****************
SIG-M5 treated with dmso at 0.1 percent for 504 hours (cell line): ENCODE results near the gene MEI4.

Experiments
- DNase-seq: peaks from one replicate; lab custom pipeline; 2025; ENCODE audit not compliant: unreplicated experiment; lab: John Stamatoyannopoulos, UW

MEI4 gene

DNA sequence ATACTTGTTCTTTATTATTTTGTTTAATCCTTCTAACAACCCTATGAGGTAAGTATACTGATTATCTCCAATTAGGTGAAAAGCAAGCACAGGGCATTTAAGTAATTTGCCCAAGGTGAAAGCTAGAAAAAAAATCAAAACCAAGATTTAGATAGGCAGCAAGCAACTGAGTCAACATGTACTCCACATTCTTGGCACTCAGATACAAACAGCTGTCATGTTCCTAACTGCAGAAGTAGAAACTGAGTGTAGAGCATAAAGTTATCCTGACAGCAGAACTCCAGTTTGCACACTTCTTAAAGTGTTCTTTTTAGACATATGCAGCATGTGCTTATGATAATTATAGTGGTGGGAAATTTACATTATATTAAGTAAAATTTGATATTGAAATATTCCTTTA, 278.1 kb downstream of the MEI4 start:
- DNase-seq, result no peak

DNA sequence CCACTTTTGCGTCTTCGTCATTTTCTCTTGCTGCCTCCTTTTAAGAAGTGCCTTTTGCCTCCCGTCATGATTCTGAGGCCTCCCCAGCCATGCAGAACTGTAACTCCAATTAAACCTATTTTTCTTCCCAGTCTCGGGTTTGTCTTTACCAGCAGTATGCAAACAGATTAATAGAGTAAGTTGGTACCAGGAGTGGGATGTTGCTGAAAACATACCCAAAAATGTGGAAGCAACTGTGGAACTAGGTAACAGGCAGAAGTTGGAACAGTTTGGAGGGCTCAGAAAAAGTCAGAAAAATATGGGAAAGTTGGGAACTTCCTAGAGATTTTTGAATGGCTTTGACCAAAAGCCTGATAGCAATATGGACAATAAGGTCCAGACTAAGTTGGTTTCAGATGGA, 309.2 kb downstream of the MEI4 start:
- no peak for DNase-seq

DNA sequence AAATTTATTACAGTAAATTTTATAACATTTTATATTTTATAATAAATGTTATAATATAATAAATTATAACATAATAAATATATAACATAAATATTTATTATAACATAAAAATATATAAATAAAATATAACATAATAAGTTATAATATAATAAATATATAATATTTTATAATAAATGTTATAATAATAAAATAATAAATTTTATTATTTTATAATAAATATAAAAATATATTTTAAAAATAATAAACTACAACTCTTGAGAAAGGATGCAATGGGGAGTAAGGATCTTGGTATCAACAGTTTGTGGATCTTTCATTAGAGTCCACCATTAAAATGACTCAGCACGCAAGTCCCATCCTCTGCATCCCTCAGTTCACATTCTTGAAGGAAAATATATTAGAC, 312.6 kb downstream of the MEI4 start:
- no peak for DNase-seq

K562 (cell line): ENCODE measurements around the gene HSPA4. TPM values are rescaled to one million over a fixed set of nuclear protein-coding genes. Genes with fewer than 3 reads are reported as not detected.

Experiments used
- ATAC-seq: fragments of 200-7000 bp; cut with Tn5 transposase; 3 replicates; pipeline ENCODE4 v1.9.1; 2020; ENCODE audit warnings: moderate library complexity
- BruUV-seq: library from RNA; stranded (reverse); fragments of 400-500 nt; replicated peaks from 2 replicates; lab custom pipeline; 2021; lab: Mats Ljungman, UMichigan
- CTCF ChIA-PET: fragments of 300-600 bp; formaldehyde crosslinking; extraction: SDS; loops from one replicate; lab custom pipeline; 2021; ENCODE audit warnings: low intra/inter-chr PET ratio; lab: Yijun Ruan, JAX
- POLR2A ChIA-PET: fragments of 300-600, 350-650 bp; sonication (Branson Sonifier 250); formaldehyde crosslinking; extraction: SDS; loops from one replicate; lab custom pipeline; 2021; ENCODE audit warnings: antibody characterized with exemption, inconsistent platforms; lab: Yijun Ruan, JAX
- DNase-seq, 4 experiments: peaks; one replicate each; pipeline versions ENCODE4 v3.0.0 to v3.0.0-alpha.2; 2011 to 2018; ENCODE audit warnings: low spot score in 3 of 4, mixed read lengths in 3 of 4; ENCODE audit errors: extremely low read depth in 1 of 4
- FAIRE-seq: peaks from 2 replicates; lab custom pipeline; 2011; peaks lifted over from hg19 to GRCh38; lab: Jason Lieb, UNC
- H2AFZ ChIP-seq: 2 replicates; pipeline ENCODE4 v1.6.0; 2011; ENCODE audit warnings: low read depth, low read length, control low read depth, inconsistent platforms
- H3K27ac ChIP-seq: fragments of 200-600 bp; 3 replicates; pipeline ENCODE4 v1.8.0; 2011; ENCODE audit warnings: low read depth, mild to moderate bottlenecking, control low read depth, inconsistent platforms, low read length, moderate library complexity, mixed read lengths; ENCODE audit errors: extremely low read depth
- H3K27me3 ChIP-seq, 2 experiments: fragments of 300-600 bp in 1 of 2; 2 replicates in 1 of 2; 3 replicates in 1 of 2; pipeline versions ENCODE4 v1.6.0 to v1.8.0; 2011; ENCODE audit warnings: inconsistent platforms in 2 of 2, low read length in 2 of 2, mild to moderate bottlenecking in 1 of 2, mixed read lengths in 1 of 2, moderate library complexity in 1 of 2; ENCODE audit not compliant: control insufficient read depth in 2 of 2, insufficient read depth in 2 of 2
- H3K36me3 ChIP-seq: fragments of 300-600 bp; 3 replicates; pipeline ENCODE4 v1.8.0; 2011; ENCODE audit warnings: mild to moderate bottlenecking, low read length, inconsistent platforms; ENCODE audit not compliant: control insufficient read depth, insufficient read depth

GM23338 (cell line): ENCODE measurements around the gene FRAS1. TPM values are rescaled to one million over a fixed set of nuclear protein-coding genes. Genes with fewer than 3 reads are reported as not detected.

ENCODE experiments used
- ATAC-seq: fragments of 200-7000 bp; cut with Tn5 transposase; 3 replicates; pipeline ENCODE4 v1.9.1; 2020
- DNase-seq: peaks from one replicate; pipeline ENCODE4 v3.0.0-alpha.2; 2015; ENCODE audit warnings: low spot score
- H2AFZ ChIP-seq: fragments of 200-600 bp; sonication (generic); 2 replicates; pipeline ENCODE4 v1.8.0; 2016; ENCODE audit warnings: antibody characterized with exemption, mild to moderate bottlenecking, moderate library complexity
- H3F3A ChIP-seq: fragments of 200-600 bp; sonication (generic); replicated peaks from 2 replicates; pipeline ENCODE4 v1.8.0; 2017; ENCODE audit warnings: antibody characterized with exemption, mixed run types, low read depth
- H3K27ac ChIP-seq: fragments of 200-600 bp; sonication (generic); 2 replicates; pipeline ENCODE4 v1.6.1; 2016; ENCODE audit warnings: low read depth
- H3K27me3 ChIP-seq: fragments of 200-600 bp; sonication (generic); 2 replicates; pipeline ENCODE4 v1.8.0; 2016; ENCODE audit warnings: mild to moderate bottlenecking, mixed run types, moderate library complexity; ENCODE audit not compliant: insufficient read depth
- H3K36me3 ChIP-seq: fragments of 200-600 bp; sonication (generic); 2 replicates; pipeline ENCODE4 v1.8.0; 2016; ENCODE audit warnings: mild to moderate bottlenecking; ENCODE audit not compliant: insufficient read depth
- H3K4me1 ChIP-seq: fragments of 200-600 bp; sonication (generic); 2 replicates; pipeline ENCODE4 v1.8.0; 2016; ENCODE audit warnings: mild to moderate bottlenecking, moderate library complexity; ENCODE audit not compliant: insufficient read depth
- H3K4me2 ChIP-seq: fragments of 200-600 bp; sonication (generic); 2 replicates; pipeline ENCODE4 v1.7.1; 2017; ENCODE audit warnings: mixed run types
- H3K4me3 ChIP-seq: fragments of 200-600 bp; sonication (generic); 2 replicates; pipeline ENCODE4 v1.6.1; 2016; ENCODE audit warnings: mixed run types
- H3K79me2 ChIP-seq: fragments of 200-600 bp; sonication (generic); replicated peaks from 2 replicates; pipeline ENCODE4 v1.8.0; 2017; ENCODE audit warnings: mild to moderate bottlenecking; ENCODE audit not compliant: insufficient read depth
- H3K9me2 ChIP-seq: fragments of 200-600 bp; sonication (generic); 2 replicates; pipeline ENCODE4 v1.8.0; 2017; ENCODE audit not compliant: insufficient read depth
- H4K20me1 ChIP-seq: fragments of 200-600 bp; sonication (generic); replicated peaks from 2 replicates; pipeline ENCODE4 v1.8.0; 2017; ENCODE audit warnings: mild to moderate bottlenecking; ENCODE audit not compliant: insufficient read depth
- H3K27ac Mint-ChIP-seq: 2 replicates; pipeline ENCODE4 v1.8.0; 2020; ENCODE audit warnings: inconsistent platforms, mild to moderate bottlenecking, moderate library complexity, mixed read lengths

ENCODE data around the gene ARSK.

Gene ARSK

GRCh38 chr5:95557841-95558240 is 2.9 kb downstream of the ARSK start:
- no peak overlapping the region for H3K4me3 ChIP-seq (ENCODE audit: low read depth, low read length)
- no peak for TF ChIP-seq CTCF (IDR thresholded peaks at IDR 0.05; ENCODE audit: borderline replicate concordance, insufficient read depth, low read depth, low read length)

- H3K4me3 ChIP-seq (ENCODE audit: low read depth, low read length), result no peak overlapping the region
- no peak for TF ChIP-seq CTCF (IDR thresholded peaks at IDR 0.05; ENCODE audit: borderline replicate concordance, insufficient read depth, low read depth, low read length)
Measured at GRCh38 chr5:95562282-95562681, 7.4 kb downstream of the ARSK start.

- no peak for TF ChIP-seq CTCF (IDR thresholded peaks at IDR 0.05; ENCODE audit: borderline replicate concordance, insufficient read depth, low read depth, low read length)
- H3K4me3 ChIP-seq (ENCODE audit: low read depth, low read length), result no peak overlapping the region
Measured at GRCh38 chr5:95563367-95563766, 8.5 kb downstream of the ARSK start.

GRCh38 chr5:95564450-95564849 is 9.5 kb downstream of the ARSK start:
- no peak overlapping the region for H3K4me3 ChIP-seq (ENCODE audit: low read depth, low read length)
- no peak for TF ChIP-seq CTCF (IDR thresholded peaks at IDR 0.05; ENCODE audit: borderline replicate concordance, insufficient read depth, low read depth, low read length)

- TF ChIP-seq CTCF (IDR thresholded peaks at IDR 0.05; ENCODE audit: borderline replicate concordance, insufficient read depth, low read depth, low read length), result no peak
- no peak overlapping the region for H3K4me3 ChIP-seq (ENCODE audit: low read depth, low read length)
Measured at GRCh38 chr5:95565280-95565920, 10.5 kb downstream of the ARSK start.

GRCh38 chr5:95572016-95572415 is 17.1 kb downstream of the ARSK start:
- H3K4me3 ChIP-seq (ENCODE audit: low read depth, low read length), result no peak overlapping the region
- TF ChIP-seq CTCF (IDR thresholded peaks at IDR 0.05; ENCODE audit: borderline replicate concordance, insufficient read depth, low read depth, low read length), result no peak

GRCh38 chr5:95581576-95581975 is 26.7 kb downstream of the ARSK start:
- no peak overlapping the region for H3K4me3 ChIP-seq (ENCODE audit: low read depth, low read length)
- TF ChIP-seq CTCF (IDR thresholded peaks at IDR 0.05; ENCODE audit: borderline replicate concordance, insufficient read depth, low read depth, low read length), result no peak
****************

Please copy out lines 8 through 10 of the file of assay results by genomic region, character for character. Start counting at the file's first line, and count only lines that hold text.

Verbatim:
- no peak for DNase-seq

DNA sequence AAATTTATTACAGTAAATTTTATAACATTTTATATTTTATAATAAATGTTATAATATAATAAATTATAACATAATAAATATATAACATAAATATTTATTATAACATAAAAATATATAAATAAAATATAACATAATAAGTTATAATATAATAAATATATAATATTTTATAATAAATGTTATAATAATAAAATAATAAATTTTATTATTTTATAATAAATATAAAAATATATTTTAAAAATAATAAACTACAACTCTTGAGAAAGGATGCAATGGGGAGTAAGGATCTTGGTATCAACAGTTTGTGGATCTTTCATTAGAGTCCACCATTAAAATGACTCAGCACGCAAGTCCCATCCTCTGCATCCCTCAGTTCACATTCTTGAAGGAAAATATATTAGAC, 312.6 kb downstream of the MEI4 start:
- no peak for DNase-seq